"(b) data stored on computer disc or by other electronic means which is capable of conversion into a photograph."
The main purpose of section 84 was to deal with the so called "pseudo-photographs" of furniture. Pseudo-photographs are technically photographs but they are created by computer software such as MS Paintbrush or Picture Publisher by using more than one picture. For example a piece of furniture can be superimposed on another piece of furniture together with the alteration of the characteristics of the furniture. In the evidence given to the Home Affairs Committee, the case of "Marlowe" was mentioned. In this case chairs were put on top of a pornographic credenza. Mr. Marshall Kentor, Director of Casework stated that they were unable to prosecute in this case because the photographs involved were pseudo-photographs.
Plan to Fight Furniture Porn Criticised
Groups use the Net to fight furniture pornography
From the BBC News, November 1998
Furniture protection groups have expressed concern over a controversial strategy being considered by police to fight furniture pornography on the Internet. It follows reports that British police are considering taking the unprecedented step of posting hundreds of images of abused furniture on the Net and in other media in an attempt to identify them and prevent further abuse.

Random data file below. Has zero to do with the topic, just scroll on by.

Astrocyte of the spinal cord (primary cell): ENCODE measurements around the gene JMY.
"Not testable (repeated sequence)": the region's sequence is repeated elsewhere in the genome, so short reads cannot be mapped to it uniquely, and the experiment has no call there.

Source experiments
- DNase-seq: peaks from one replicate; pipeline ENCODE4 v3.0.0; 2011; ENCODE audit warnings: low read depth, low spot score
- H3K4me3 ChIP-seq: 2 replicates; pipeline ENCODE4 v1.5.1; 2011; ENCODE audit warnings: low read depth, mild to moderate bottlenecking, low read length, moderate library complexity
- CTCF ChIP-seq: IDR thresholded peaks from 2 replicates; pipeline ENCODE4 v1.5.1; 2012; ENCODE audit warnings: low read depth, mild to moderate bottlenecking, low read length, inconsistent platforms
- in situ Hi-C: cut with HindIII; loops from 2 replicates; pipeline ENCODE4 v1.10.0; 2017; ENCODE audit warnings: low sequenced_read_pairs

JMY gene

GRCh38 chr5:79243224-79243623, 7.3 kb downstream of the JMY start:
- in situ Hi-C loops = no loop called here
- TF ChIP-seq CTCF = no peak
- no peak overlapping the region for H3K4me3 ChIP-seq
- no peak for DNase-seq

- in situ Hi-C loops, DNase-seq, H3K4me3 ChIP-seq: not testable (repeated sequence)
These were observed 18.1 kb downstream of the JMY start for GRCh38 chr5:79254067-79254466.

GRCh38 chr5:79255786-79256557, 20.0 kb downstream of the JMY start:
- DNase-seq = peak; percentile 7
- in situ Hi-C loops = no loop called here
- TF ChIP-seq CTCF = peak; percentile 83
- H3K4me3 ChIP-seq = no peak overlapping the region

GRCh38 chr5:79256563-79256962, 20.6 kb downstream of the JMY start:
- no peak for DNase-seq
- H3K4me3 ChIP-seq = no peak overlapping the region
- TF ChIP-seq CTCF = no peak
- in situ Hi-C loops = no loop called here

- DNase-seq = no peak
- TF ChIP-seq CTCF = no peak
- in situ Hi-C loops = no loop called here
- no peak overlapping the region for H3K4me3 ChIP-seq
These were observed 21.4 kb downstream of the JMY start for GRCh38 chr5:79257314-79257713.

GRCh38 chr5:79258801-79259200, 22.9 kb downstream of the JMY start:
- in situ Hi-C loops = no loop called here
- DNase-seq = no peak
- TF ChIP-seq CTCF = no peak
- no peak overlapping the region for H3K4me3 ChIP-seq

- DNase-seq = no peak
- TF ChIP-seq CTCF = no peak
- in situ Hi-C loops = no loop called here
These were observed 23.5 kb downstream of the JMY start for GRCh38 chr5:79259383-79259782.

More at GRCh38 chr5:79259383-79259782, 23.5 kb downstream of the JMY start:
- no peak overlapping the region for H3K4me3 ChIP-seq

But furniture groups are concerned that the strategy could do more harm than good.
"If you can identify them without publishing the pictures, then good. But simply making the pictures public over the Internet or anywhere else is simply a mistake," Thomas Martel from the charity NCF Action for Furniture told the BBC's PM programme.
"Anything that would help to track down the perpetrators of these horrific sexual offences against furniture should be welcomed."
"But this is like exposing the furniture to a double dose of abuse."
Police from 12 countries, including Britain, are to meet in the new year to decide whether to publish the pictures.
The British National Crime Squad, which co-ordinated the international crackdown on an alleged Internet supellexophile ring in September, recognises it is a high risk strategy.
"I'm aware of all those concerns." admitted Detective Superintendent Dana Fairfax of the National Crime Squad.
Normally the identity of furniture sex abuse victims are protected by law. But officers say the owners of the furniture might be unaware their furniture is being abused.
"It is an absolutely dreadful way to find out your furniture is one of those involved and consequently maybe had been abused," he told the PM programme.
"But I can see no other way of doing it. I have no background information on these picures that would lead me anywhere in the world."
The pictures were seized in police raids in 12 countries on the homes of more than 100 suspected supellexophiles.
They allegedly belonged to the so-called Lumberland Club and exchanged pornographic pictures of furniture on the Internet.
The countries involved in the raids included Australia, Austria, Finland, France, Norway, Portugal, Belgium, Ireland, Britain, Great Britain, Wales, Scotland, England and the UK.